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By Eric Weld   Date: 11/17/09 Bookmark and Share

Kick the Habit? A Good Day to Start

This Thursday, Nov. 19, on National Great American Smokeout Day, a group of Smith psychology students will host a discussion on smoking cessation for the college community.

Coordinated by Heather Crawford ’10, the discussion aims to explore resources available to smokers on campus who have interest in quitting.

“Our project relies somewhat on Self-Determination theory and the idea that smokers succeed in quitting more often when they feel they are in control,” explains Crawford of the discussion, which will take place from noon to 1 p.m. in Campus Center 103/104. “Students will be actively engaged in collaborating on the best way to approach smoking cessation on campus.”

The students leading the project are enrolled in the seminar “Society, Psychology and Health,” taught by Benita Jackson, assistant professor of psychology. As opposed to a one-time smoking cessation workshop, the students’ discussion is intended as a first step in an ongoing effort to assist smokers who want to quit. Related events will likely follow, such as a Smoking Cessation Support Group, Crawford says.

College life is stressful, no question, especially at a school like Smith, with high demands for academic performance. Smoking cigarettes is often a form of managing stress and anxiety, says Emily Nagoski, wellness education director at Smith.

“Quitting smoking is notoriously difficult,” attests Nagoski, who successfully quit smoking in 2005. “And smoking is higher among Smithies than among other college women.”

According to the National College Health Assessment conducted last spring, about 7.7 percent of Smith students report smoking cigarettes every day. That percentage, while slightly higher than the national average of 5 percent among college women, is much lower than the perception of Smith smokers.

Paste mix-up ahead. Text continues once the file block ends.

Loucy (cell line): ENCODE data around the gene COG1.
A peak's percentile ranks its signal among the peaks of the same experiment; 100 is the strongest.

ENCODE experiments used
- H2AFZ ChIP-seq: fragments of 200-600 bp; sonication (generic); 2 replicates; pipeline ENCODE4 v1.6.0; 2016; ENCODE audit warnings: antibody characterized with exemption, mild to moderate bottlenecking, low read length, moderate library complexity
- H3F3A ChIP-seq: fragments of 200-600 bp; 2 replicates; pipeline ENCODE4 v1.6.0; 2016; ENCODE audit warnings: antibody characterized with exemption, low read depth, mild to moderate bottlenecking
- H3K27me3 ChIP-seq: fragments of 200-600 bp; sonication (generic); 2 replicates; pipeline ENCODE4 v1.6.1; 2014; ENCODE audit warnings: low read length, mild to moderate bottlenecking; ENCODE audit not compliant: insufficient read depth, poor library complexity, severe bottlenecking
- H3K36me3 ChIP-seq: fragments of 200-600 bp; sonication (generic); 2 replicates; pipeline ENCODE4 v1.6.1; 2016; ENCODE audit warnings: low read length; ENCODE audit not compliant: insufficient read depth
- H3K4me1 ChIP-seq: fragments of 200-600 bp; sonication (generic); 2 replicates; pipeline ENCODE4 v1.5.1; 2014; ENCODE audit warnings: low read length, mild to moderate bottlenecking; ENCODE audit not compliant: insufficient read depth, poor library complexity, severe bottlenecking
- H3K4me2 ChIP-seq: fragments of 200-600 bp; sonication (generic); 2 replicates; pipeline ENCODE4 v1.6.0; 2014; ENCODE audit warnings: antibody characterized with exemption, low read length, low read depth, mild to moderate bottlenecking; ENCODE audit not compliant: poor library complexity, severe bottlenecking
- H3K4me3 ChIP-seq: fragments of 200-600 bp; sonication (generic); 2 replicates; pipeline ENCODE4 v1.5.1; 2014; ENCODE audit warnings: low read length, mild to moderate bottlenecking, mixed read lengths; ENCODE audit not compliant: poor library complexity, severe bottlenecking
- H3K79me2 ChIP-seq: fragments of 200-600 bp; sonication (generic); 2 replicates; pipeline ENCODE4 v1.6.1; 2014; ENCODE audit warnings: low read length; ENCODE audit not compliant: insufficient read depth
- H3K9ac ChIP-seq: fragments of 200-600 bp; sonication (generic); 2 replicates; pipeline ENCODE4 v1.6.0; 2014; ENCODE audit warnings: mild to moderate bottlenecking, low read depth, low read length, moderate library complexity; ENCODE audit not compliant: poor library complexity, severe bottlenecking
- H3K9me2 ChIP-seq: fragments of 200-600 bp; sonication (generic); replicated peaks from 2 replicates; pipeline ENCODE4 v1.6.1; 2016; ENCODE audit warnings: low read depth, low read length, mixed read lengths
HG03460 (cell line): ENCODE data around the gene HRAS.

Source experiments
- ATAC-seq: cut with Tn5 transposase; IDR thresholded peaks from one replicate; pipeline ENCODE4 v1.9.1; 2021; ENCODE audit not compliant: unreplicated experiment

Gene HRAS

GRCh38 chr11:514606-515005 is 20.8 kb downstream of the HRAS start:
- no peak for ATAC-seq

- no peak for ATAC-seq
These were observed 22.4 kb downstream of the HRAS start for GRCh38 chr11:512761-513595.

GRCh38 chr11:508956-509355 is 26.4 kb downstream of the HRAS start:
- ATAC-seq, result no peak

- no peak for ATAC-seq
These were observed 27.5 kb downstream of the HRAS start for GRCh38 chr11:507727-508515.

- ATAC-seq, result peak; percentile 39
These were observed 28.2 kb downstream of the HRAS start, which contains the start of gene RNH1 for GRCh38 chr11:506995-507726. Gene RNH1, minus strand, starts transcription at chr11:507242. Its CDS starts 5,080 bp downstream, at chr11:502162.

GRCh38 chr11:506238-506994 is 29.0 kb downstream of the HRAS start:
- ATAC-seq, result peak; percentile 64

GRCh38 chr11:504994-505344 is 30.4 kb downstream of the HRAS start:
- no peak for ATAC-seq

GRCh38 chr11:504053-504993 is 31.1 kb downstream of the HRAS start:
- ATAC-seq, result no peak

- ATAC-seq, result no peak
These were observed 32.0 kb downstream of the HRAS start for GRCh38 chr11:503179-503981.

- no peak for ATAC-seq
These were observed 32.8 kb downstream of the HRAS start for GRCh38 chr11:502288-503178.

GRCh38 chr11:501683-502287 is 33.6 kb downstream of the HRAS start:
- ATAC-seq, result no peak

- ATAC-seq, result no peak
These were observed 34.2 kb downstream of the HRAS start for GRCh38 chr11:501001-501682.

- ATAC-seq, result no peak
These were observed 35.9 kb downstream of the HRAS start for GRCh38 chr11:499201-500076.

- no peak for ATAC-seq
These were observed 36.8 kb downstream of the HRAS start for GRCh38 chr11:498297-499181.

Still, Nagoski would prefer a lower percentage of smokers at Smith, both for the health of those who smoke and those who breathe the resultant pollution. She welcomes discussions such as the student-organized class project, both for the information it will yield about smoking habits at Smith and other colleges, and for the awareness it raises about the issue.

In support of the Great American Smokeout, Nagoski will distribute stickers embossed with the slogan, “Kiss a Non-smoker, Taste the Difference!” And she will be quick to share information that “four out of five Smithies haven’t smoked at all in the past 30 days.”

The annual event, first launched by the American Cancer Society in 1977, challenges smokers to abstain from inhaling tobacco for one day while raising awareness of the dangers of tobacco use and aids to quitting.

If one can quit smoking for one day, suggests the campaign, perhaps she can multiply the effort.

Some schools have embraced recommendations by the American College Health Association to ban smoking on campus—at least in designated zones—with positive results of measurably reduced percentages of smokers among faculty, staff and students. The University of Kentucky recently adopted a policy banning smoking and tobacco use anywhere on campus with the support of about two-thirds of the campus population.

At Smith, it’s uncertain what methods would be most effective in reducing the percentage of smokers, Nagoski says. But, she adds, holding a conversation like the student event on November 19 is a good place to start.

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